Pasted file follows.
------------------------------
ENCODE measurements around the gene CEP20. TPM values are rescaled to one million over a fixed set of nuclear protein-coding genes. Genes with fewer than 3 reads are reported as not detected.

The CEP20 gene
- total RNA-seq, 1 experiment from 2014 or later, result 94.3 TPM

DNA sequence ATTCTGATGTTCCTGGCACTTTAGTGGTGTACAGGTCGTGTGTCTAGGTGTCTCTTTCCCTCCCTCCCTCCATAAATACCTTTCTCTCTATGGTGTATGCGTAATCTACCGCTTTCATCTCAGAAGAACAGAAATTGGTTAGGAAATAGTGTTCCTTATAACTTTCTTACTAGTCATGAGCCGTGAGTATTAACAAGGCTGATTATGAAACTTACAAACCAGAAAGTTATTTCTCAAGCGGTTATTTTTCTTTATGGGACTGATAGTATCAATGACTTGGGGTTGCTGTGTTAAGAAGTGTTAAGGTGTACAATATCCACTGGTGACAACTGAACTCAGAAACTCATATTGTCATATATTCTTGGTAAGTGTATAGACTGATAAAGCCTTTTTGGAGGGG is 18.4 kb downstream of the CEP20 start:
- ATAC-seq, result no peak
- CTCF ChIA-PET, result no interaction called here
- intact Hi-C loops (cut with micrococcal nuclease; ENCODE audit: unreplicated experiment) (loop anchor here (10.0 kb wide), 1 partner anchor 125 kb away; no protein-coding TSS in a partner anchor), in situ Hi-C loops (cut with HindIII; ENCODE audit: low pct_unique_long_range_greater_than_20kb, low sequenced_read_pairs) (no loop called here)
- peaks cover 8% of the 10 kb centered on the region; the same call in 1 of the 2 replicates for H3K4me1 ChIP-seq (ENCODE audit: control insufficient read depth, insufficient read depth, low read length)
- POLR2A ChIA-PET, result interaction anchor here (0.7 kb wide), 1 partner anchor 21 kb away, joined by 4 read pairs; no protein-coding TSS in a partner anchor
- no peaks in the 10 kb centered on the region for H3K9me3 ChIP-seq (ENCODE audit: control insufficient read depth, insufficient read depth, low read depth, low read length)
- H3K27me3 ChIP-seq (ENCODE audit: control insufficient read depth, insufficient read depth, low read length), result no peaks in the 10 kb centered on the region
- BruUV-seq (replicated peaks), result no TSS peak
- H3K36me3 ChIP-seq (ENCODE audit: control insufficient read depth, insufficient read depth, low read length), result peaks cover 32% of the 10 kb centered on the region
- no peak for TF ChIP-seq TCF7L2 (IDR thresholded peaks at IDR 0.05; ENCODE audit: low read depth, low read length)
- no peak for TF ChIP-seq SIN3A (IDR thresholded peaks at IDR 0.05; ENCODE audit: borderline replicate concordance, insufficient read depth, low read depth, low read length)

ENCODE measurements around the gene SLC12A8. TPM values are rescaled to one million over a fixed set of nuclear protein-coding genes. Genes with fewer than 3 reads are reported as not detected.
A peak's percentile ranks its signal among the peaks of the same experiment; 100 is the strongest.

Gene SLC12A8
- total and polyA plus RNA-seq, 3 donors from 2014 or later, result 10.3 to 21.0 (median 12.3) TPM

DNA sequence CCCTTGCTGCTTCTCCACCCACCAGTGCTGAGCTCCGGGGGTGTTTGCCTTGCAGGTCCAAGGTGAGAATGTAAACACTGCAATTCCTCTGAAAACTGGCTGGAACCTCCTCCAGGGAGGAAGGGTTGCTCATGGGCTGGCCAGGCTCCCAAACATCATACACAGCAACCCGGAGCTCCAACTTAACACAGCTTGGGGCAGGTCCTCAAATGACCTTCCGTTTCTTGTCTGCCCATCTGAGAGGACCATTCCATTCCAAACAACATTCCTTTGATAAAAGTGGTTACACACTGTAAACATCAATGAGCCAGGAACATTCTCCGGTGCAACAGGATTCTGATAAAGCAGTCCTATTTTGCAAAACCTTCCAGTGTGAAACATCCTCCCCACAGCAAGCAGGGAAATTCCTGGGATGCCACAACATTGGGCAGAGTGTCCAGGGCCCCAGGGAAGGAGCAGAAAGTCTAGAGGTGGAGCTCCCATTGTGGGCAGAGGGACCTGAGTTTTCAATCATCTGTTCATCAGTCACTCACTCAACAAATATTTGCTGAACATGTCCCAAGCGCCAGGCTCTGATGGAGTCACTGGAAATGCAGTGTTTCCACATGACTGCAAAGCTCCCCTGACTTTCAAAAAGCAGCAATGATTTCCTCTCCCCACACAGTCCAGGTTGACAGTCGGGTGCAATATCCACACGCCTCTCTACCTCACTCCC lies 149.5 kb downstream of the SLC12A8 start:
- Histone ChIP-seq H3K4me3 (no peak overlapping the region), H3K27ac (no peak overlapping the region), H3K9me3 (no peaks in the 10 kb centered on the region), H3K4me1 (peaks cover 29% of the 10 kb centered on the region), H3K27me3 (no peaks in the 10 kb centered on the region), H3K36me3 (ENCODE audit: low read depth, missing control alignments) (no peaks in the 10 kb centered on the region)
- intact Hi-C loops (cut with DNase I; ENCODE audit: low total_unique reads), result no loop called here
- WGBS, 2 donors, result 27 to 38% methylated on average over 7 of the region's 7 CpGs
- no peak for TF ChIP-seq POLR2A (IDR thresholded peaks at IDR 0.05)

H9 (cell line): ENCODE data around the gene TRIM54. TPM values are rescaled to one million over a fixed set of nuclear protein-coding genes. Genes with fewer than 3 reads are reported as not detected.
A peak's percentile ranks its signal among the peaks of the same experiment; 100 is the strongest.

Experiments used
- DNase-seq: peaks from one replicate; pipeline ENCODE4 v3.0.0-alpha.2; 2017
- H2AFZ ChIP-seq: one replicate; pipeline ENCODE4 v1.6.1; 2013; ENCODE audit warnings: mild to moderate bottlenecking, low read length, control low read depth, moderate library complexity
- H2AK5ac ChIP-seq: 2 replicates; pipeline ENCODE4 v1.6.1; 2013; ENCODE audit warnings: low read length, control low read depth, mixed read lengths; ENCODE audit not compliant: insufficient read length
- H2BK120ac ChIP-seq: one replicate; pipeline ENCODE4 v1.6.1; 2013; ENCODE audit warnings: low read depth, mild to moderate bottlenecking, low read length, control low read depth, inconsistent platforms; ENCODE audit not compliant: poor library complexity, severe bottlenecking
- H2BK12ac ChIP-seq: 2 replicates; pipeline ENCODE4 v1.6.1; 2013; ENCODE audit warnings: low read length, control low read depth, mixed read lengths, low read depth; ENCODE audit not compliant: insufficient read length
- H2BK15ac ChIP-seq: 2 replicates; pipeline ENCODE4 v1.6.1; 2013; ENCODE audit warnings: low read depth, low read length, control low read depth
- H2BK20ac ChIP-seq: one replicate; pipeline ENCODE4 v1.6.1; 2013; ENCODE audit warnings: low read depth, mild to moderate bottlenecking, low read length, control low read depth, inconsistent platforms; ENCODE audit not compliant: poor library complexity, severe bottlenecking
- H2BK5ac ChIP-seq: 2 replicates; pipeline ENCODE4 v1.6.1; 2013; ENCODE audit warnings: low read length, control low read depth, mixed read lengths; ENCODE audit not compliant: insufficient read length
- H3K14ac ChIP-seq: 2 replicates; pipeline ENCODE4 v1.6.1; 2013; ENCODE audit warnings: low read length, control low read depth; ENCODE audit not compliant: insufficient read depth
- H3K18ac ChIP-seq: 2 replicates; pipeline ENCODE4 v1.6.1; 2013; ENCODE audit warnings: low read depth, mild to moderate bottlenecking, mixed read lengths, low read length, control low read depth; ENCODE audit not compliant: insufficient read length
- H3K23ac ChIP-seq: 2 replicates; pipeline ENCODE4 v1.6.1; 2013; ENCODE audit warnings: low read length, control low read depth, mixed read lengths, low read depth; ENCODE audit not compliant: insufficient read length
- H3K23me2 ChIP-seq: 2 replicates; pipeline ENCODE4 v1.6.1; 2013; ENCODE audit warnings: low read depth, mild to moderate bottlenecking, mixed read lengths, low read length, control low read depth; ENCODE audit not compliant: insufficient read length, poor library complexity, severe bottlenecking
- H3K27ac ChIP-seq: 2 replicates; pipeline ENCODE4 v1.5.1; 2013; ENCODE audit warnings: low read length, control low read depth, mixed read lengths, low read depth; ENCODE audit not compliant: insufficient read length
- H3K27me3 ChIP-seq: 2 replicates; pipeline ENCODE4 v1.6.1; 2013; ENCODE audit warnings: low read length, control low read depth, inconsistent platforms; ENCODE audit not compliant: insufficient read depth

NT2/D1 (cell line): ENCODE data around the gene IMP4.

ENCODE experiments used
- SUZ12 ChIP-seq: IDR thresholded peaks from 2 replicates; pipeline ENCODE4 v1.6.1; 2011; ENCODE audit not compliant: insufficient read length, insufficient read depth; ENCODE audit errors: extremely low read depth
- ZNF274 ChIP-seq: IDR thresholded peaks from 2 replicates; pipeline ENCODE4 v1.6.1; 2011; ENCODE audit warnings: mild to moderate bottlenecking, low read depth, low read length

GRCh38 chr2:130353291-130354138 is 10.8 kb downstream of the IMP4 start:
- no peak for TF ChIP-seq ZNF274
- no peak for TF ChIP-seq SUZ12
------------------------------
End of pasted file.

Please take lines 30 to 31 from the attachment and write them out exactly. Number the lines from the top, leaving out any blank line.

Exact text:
- H2AK5ac ChIP-seq: 2 replicates; pipeline ENCODE4 v1.6.1; 2013; ENCODE audit warnings: low read length, control low read depth, mixed read lengths; ENCODE audit not compliant: insufficient read length
- H2BK120ac ChIP-seq: one replicate; pipeline ENCODE4 v1.6.1; 2013; ENCODE audit warnings: low read depth, mild to moderate bottlenecking, low read length, control low read depth, inconsistent platforms; ENCODE audit not compliant: poor library complexity, severe bottlenecking